Back in the fall of 2013 I interviewed maestro Fabio Frizzi regarding Frizzi to Fulci, his first concert in London, celebrating his friendship with and scores for director Lucio Fulci, and a year later we touched upon the significance of that performance at Union Chapel, and the imminent concert (branded Frizzi 2 Fulci) at London’s Barbican.
Naturally the topics included scores for Fulci’s most famous films – Zombi (1979) and The Beyond (1981), the latter recently given a deluxe release by Grindhouse Films – but we also talked about two early works: Oscar Brazzi’s “sexy” film Giro girotondo… con il sesso è bello il mondo (1975) and Fulci’s Il cav. Costante Nicosia demoniaco, ovvero: Dracula in Brianza (1975).
I tried to track down the films to review, and while they (obviously) exist in Italian, there’s no subtitled version, so we’ll have to wait a bit, and rely on Frizzi’s bemused recollections of these films in the podcast.
Also touched upon is the restoration of Contraband (1980), which makes its soundtrack album debut via Beat Records, the venerable Italian label who also released a 2-CD set of Frizzi’s 2013 Union Chapel concert. (I still have to track down those CDs, but expect eventual reviews.) I’ve added a review of Blue Underground’s DVD which features the uncut Italian edit with all the face burning, cranial trauma, and other meanness that’s more intense than a standard gangster drama.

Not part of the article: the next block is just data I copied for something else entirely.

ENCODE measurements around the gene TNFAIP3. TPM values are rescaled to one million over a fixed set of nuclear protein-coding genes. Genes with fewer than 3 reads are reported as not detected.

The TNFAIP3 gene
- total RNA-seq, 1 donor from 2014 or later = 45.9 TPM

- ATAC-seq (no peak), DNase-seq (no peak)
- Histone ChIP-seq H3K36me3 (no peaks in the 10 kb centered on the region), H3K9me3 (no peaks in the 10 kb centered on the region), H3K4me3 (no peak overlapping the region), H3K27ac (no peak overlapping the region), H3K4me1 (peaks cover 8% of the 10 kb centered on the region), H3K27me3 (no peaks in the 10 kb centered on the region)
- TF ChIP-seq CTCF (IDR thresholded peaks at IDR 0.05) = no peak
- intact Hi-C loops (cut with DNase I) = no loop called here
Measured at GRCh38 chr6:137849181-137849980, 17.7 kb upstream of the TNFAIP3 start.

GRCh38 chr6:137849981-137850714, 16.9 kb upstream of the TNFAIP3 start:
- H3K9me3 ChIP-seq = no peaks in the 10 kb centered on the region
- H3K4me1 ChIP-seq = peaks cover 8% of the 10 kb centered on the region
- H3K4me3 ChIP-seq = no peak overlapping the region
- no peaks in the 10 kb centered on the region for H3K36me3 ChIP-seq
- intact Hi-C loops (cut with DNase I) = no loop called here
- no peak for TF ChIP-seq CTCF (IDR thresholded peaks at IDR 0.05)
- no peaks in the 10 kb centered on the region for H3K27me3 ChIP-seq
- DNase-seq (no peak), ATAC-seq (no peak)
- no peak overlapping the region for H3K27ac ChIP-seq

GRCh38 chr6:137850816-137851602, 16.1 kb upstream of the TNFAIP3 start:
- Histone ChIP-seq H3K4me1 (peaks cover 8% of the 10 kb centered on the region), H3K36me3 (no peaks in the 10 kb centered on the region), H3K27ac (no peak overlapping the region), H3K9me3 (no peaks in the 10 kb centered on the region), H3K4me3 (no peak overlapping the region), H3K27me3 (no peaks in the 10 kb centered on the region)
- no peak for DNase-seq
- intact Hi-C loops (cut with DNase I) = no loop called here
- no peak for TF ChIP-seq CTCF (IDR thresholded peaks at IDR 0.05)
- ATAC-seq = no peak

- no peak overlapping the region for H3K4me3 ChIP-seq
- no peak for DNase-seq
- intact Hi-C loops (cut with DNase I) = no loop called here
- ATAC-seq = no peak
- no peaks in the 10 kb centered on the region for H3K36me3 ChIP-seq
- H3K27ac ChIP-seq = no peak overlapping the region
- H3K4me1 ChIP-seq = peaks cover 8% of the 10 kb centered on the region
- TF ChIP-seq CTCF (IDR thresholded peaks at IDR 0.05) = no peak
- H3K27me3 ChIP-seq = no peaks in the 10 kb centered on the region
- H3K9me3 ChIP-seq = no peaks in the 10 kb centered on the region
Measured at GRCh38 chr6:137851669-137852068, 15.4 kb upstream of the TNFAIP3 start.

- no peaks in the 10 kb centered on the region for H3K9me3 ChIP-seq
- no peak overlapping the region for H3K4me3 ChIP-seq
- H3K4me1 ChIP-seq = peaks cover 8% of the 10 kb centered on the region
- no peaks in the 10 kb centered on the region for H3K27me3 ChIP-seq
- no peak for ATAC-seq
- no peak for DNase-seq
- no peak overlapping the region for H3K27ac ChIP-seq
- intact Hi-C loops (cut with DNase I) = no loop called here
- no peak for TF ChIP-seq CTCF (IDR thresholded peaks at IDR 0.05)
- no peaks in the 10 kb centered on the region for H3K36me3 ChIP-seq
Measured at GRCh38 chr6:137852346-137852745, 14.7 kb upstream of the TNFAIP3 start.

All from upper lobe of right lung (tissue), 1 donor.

The roughly 38 min. podcast – available on iTunes, Libsyn, and YouTube – features the full interview which was the basis for a shorter profile in Rue Morgue magazine, and Frizzi’s hugely gregarious personality which undoubtedly tickled audiences who attended his prior 2014 and 2013 concerts.
The podcast was edited a few days before Frizzi announced a Toronto date for Frizzi 2 Fulci (Thursday Oct. 8 at The Opera House, where Goblin performed in 2013), so where you hear ‘rumours of a date in the intro,’ just replace with ‘He’s coming!!!’ As some have pondered in recent Facebook posts, hopefully the concert will include the orchestra as well.
As I state at the end of the podcast, coming next is a lengthy interview with composer Terence P. Minogue, who discusses his entry into film scoring with Roar! (1981), the ‘ferocious comedy’ that cost $17 million and 11 years to make. I’ll pair the podcast with a review of the original U.S. soundtrack LP which I bought a decade ago during an extended phase of LP binge buying.
I’m finishing up on another blog at Big Head Amusements on the filming / editing of Marilla Wex’s Lost and Found, videotaped with a vintage 1986 ENG tube camera at the 2014 Toronto Fringe Festival. The blog’s augmented with a plethora of sexy camera and lens stills + two making-of featurettes, but coming next at KQEK.com are reviews of documentaries on a trippy device known as a dream machine: William S. Burroughs in the Dreamachine (2014) from Cult Epics + FLickeR (2008) made by the NFB.
Mark R. Hasan, Editor